• Negative impact on reducing greenhouse gases. False. “Rail transportation produces far fewer greenhouse gas (GHG) emissions than road,” according to the Pembina Institute, but the carbon emissions and greenhouse gases emitted to create an underground tunnel far outweigh those required for surface development, and the carbon emissions required to ventilate, heat and cool, clean, monitor for security, install escalators and elevators, and to maintain underground construction far outweigh that of surface stations. All transit is “better for environment” and “reduces greenhouse gases”, when compared to personal car traffic.
  • Limited economic development potential and uplift. Too vague to evaluate, though according to Cervero and Duncan in the Transportation Research Record, “substantial capitalization benefits were found, on the order of 23% for a typical commercial parcel near a light rail transit stop”.
  • Highest operating costs per passenger mile. Impossible to evaluate without any links to source. However, the American Public Transportation Association says that “used appropriately, LRT enhances transit efficiency,” and that in six cities across the USA, LRT provided “22 percent of total system boardings and carrying 30 percent of systemwide passenger miles but consuming only 17 percent of the operating and maintenance costs.”
  • Does not meet City’s Official Plan nor Provincial Growth Plan. Too vague to evaluate. The City of Toronto and the Ontario ministries each update official plans regularly (though sparingly), and both plans indicate support for public transit, for travel options, for improved development, and for increased use of solutions that work in other cities and provinces. Both subway and LRT are mentioned in the December 2010 City of Toronto Official Plan, and both subway and LRT are mentioned in the Places To Grow Act’s Growth Plan for the Greater Golden Horseshoe.

It should also be noted that the SSAC does not use any of the following words or phrases on their website or in their printed materials:

  • price
  • dollars
  • construction time
  • construction cost

The only mention of this key aspect of transit development comes in the phrase “subways necessitate large upfront costs” – note the costs are usually double that of light rail – but there is no comparison of ridership (which would not double), travel time (which would not halve), or construction time (which would be longer by at least 1-2 years at minimum due to the EA and design process).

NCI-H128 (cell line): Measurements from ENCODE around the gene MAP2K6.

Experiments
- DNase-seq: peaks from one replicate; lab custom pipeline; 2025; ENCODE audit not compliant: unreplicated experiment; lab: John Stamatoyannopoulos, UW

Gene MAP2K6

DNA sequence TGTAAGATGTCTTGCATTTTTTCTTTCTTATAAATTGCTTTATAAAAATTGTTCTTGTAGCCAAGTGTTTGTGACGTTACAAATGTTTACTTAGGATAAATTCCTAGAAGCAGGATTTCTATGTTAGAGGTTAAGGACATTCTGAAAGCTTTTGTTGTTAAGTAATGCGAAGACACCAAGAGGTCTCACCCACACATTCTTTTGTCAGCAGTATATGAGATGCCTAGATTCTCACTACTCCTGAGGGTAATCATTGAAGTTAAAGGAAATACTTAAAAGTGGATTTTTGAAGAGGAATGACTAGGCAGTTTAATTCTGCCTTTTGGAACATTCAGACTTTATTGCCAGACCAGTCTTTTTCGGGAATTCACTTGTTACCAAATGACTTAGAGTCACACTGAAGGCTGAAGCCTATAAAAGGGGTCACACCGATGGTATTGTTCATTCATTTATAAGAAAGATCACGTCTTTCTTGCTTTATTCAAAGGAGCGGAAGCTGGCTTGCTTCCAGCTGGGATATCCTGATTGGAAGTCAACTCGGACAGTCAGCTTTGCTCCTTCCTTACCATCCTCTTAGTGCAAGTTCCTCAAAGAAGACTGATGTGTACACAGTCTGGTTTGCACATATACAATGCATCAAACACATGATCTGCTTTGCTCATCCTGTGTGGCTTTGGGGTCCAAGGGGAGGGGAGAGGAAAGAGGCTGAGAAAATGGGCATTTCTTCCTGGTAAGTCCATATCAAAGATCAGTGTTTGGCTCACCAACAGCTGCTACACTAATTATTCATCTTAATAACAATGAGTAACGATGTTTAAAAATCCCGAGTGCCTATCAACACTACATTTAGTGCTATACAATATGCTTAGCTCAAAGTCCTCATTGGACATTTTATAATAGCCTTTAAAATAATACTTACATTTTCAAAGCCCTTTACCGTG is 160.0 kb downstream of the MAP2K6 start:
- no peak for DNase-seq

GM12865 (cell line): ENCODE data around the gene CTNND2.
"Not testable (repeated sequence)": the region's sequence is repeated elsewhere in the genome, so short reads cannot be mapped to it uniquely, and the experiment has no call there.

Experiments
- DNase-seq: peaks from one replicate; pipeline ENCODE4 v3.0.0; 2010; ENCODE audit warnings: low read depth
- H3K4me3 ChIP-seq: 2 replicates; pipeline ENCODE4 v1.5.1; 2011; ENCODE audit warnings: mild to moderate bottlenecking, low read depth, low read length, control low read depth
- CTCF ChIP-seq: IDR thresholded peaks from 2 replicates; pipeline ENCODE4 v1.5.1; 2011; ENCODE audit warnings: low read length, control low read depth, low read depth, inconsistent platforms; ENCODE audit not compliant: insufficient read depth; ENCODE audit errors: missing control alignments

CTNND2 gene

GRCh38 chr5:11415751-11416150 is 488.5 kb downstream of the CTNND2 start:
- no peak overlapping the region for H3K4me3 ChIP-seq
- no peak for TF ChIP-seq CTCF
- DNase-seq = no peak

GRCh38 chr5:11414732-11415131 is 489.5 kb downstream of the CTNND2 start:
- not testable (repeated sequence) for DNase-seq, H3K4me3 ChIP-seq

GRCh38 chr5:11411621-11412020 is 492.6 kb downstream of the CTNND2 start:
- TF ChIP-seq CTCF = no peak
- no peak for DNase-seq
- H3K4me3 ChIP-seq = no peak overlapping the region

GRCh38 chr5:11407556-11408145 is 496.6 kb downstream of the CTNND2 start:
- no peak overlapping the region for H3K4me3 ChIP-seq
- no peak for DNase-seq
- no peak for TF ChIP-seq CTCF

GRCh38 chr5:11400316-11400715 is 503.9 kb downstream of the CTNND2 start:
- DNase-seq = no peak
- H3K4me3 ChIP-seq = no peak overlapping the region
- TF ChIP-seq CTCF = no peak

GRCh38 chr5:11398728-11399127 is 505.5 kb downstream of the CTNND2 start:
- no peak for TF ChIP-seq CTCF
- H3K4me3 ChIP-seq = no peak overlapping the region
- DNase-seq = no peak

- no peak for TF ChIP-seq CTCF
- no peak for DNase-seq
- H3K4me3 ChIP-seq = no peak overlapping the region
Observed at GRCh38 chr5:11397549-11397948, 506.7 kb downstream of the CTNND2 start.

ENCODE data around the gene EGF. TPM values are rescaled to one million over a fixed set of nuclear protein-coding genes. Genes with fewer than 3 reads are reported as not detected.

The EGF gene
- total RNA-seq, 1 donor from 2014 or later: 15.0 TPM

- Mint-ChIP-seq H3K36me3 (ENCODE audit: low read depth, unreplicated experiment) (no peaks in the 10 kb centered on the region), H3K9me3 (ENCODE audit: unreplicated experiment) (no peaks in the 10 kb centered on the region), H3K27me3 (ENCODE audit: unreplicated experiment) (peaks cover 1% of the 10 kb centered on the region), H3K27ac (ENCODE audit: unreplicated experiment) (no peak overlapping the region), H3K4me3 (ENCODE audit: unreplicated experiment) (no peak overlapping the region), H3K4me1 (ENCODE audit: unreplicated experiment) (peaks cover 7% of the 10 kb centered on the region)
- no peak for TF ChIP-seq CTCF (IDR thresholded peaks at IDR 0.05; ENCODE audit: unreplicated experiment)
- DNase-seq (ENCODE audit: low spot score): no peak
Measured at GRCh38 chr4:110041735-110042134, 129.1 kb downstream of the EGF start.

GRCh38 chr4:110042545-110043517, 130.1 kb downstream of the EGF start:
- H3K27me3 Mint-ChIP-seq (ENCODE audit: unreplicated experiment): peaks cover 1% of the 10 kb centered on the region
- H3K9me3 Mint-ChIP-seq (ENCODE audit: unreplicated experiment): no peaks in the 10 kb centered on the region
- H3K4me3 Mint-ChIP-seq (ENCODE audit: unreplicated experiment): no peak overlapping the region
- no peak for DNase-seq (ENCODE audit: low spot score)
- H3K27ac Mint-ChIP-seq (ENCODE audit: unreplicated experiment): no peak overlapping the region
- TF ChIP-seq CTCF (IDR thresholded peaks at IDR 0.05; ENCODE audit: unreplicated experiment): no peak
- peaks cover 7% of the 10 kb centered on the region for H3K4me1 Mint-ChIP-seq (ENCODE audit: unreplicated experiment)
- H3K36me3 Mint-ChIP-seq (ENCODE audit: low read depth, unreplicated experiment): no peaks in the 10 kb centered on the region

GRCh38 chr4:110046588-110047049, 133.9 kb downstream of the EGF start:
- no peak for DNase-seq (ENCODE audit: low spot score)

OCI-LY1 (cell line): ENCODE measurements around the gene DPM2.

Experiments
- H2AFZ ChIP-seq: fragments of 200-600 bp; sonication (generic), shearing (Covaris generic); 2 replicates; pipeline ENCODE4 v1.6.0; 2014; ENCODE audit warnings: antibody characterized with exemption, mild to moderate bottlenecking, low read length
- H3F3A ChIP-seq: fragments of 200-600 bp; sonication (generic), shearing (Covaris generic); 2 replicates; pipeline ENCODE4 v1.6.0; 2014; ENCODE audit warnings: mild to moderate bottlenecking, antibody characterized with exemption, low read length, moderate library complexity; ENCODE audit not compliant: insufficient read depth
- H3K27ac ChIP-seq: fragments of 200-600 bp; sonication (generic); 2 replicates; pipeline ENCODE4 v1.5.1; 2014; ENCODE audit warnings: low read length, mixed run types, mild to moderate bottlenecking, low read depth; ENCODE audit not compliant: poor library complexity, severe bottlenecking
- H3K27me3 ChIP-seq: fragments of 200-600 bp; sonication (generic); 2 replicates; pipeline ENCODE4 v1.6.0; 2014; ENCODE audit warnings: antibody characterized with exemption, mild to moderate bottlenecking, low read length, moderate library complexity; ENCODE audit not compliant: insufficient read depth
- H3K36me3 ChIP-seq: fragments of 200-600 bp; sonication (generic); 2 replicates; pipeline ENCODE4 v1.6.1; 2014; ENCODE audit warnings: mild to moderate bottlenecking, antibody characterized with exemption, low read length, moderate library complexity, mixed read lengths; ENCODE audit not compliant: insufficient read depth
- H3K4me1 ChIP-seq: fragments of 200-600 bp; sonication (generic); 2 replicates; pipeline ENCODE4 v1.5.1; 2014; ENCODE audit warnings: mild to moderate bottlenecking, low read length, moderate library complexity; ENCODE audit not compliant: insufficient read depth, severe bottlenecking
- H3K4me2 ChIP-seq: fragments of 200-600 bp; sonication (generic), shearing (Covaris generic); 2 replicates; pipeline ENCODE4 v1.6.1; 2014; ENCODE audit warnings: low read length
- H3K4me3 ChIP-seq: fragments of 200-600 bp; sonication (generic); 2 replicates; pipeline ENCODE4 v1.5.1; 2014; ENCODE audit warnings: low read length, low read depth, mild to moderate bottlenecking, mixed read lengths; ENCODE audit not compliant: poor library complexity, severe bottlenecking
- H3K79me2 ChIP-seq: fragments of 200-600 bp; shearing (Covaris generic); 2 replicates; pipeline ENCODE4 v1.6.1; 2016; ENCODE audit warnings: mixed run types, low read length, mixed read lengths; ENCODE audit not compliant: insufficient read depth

Since Sheppard East provides wide suburban roadways with room for both car lanes and LRT lanes, the same investment can create improved transit speed and options for a far greater portion of Scarborough – roughly double the distance can be built along Sheppard using LRT, at the same cost. A subway extension would help some riders to be sure, but it would also perhaps irreversibly damage transit improvement for all of Scarborough east of McCowan Road.

Subways and light rail are both great solutions for different situations. In the past, Toronto has only built subways, slowly and with great expense, meaning huge sections of our city are left without modern transit. Since light rail is being built and used in over 80 cities worldwide (and more every year), we have an opportunity to improve options for more of our city without incurring greater cost and more delays.

In the case of Sheppard East, CodeRedTO endorses the smart transit option: LRT.

How to Help

JOIN our email list to stay informed!

LEARN about Transit and why there's room for subways, light rail, and streetcars in our region, and how light rail is actually a great city-building choice for the lower-density neighbourhoods in Etobicoke, Scarborough, North York, Mississauga, Brampton, Hamilton, and Kitchener-Waterloo.

CALL your City Councillor, and tell them that you want rational, affordable, and rapid transit in Toronto to benefit everyone, not just one small section of the city. Rapid transit to Malvern, Morningside, Jane & Finch are achievable if we learn from successful transit networks around the world.

TELL your friends and family that subways are amazing - they really are! - but with limited funding we have to make rational decisions about whether to support more residents or leave people waiting for crowded buses for decades longer.

Did you know: The bus routes on Finch have over 85% of the ridership of the (much shorter) Sheppard Subway, and the bus routes on Eglinton already have over 140%! The lengths differ but the need is common in many areas of the city. We are decades behind and need better transit options for our residents now.

Contact us at info@CodeRedTO.com